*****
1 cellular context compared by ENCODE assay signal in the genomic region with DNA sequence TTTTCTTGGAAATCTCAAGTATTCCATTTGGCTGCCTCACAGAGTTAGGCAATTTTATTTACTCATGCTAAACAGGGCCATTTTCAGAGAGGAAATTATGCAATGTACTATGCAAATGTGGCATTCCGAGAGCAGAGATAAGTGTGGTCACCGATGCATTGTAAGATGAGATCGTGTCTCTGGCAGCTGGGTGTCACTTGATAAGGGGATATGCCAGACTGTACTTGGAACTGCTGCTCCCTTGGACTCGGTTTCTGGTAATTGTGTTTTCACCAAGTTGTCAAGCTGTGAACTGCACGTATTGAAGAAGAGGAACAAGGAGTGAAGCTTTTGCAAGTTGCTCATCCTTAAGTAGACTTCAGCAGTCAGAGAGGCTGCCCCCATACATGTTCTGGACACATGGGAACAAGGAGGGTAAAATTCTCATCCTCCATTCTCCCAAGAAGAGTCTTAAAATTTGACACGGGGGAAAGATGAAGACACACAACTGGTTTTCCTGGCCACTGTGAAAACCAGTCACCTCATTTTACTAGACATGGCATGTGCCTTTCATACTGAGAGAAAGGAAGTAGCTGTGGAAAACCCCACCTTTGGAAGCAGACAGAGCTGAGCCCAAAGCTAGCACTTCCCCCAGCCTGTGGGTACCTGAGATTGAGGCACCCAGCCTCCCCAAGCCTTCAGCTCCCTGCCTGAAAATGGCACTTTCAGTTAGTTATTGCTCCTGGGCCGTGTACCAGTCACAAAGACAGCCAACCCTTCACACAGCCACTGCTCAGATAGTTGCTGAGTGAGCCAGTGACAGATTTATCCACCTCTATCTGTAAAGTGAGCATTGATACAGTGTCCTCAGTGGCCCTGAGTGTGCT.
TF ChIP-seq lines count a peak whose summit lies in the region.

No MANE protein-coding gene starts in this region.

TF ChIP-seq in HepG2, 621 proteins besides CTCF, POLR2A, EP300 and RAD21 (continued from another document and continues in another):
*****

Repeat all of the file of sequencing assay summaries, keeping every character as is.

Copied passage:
1 cellular context compared by ENCODE assay signal in the genomic region with DNA sequence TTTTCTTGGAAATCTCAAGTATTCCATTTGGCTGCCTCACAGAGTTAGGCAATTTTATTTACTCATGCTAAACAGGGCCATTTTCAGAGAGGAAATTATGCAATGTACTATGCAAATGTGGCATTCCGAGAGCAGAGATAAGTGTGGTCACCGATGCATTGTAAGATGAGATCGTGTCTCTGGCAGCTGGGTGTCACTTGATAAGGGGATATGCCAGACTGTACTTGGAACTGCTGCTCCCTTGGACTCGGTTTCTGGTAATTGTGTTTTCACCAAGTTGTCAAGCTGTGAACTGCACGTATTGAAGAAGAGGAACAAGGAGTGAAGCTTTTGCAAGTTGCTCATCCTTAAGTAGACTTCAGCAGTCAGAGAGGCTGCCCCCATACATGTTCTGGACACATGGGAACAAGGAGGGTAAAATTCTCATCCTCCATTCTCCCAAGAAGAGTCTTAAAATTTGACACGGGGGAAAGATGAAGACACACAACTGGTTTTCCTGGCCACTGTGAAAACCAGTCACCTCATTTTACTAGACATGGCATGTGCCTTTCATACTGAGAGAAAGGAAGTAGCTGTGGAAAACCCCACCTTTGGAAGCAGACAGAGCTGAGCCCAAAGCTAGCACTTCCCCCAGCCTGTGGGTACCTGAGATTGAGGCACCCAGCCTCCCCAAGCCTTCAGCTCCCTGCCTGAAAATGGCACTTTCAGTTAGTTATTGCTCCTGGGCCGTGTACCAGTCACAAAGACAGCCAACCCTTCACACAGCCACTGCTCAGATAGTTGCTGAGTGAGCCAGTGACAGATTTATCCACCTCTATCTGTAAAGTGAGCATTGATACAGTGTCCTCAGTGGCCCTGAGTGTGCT.
TF ChIP-seq lines count a peak whose summit lies in the region.

No MANE protein-coding gene starts in this region.

TF ChIP-seq in HepG2, 621 proteins besides CTCF, POLR2A, EP300 and RAD21 (continued from another document and continues in another):